Remember, there should be about seven inputs.  Also, you must make sure your variable names exactly match the names you used when you declared them.

When you have finished, click the save button to save your work. 

Now click the run button just to see if VB accepts your code. It will complain if you have made a syntax error, (such as a spelling error, or have misnamed a variable.)

~~Activity~~

Activity A

At the top of all your forms you should make sure you have the word..

Option Explicit

This is an instruction to VB to check your code to see if you have declared all your variables.  VB looks through your code and if you have say spelt one of your variables wrong it will tell you.

To see what I mean, take one of your variables like rectLawnLength and spell it wrong, i.e. rectLawnLen

Now run your program.

VB will probably give an error message when you click the submit button because that's when it finds the mispelt variable.


Check your Code

Now you are getting user input, it would be useful to make sure your input variables are getting the correct values.  There are a couple of ways of checking this.  The first way is to use a temporary message box.  The second way is to step through your code.

Message Box Method

Suppose I want to check my rectLawnLength variable is getting the correct value from the input box.  I could use a message box to check temporarily.  When I am satisfied that all is well I can then delete message box line of code.

At the end of the cmdSubmit sub routine I am going to type in a line to bring up a message box.

Private Sub cmdSubmit_Click()

     rectLawnLength = txtRectLawnLength.Text

     rectLawnWidth = txtRectLawnWidth.Text

     circLawnRadius = txtCircLawnRadius.Text

     etc....

    MsgBox "The value of rectLawnLength is " & rectLawnLength

End Sub

Now when I click the Submit button, a message box should appear...

I could check other variables if I wish.  All I have to do is change the msgbox line of code a little bit. If I want to check the value of the rectLawnWidth variable I would change it to...

    MsgBox "The value of rectLawnWidth is " & rectLawnWidth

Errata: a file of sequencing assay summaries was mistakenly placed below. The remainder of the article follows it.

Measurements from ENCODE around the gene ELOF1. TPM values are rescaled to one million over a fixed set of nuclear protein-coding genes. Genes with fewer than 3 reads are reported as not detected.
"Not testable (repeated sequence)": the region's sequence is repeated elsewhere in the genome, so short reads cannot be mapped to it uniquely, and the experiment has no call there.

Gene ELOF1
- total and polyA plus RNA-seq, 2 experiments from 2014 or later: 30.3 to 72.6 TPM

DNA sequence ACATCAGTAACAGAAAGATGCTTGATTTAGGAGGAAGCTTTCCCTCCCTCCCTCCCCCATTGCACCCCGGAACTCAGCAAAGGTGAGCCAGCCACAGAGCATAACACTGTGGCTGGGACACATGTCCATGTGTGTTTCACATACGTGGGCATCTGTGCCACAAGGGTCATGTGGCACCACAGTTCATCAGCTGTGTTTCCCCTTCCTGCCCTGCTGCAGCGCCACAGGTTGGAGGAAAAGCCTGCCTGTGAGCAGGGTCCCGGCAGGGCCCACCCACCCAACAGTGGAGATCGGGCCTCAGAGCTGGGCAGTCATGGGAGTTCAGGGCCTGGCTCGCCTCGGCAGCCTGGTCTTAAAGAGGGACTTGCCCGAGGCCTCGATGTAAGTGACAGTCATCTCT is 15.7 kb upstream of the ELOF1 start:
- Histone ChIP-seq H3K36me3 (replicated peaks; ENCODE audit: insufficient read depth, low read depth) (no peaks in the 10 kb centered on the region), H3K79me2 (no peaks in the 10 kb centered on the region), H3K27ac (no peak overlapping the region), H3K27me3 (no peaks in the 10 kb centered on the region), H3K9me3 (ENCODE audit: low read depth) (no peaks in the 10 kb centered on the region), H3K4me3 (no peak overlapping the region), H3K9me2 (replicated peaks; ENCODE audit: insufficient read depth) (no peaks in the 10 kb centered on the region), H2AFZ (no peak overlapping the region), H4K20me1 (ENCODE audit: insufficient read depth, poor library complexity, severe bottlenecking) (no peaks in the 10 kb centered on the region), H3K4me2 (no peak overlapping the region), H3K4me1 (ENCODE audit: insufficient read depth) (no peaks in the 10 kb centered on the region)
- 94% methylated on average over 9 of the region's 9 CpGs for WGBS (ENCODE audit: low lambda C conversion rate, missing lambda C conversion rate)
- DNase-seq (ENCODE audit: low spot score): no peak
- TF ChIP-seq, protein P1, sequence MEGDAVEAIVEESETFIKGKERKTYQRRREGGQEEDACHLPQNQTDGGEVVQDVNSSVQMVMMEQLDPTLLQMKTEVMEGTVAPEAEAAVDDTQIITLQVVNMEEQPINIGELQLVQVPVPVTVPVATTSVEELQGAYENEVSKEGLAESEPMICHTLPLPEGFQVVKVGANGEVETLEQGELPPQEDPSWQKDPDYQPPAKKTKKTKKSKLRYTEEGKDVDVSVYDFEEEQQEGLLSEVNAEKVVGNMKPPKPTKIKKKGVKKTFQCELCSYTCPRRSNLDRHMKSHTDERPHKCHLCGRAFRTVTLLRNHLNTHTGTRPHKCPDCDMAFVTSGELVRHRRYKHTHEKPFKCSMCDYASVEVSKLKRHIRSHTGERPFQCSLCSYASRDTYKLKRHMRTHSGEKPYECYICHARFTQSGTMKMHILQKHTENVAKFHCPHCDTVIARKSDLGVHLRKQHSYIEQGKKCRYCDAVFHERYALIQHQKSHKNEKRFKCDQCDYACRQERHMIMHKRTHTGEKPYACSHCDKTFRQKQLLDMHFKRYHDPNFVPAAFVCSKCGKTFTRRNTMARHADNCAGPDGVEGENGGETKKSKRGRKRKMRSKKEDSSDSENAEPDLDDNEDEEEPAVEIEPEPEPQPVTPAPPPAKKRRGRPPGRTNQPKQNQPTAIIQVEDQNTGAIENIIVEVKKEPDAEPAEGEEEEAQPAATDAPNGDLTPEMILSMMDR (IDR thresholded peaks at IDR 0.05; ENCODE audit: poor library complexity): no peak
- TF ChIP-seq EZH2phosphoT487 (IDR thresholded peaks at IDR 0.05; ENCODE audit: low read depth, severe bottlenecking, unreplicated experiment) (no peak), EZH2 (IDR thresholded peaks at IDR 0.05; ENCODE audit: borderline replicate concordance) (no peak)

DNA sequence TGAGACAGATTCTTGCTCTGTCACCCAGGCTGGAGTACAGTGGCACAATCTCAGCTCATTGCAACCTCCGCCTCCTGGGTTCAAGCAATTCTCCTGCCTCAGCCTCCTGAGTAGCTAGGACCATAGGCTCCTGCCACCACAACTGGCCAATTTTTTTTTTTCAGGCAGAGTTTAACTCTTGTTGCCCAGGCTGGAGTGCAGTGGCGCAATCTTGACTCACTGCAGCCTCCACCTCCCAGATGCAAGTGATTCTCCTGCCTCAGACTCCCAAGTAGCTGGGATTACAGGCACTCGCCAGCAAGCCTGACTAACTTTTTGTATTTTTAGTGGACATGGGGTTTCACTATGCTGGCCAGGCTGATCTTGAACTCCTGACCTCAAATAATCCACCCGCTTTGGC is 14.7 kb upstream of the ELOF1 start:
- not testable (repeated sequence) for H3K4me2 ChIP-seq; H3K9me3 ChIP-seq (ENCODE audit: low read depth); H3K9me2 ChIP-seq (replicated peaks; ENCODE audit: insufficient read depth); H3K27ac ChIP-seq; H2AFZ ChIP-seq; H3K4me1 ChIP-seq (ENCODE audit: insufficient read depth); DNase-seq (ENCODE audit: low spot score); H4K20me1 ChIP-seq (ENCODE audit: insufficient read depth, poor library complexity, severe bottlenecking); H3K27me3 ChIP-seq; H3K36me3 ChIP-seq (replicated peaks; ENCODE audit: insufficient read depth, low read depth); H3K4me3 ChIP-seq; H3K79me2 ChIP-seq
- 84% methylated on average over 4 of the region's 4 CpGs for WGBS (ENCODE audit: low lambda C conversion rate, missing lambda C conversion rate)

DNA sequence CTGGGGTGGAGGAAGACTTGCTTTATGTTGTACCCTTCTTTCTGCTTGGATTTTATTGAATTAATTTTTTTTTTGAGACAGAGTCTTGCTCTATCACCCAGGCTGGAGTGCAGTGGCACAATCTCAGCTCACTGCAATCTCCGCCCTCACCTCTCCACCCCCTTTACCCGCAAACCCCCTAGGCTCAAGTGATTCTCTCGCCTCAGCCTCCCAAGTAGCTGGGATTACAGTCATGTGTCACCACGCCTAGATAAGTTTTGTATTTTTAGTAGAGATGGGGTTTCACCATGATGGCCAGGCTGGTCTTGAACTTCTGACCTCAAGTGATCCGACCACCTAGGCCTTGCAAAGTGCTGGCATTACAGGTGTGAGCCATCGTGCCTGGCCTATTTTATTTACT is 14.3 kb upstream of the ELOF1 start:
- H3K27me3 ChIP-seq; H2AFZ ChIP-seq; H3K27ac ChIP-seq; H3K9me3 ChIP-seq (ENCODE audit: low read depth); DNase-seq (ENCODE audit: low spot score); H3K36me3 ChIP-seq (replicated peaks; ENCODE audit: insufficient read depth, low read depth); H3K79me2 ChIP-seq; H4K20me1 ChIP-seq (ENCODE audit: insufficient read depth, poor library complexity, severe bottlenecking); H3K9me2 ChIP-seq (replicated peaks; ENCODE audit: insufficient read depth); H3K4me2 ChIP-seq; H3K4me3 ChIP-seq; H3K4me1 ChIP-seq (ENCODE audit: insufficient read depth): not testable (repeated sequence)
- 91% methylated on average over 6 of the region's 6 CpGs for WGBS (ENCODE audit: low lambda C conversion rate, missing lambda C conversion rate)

I could use a msgbox to check the values for each one of my variables in turn.

~~Activity~~

Activity B

Use a message box to check the values of each one of your variables in turn.

  1. Check your variables that store that values from the rectangular lawn textboxes, i.e.


        

  2. Check your variables that store that values from the circular lawn textbox, i.e.


        

  3. Check your variables that store that values from the L-shape field textboxes.

  4. Check your variables that store that values from the field with pond textboxes.

Breakpoint Method

There is another way of checking your code.  You can step through it line by line using a breakpoint. You can add a breakpoint to any line of code by clicking in the margin of your code...

When a line of code has a breakpoint on it, the line appears red and a red circle appears in the margin.  It is easy to remove the breakpoint, you just click on the red circle and it goes away.

When a line has a breakpoint, this means that when VB is running your program and it reaches the line it will pause.  This is useful because then you can step slowly through your code one line at a time and see what values controls and variables have. Here is what happens when VB reaches my breakpoint when I run the program...

The breakpoint line goes yellow and VB waits for me to do something. I want to go to the next line and see what value rectLawnLength has; to do this I press the F8 key.

VB goes to the next line - it highlights the line yellow. If I hover my mouse over the txtRectLawnLength part of the code, VB shows me what value is in that textbox.  Since I had typed a number 3 into that textbox this is what it shows me in the little tooltip...

Now if I hover my mouse over the rectLawnLength part of the code, VB shows me what value the variable has...

The variable has a value of 0.  This is because VB has not executed the line yet.  As soon as it does execute the line, rectLawnLength will have the same value as txtRectLawnLength.  I can execute the line by pressing F8.  VB executes the line, then goes to the next line and pauses. Now if I hover my mouse over the rectLawnLength, we can see it's value has changed to 3.

~~Activity~~

Activity C

Place a breakpoint on your submit buttons sub routine.  Then run you program and press F8 to step through your code.  Remember to hover your mouse over variables to see what values they have.

You can stop running your program at any time by clicking the button


Have you finished all the tasks and handed them in?  
If so - well done.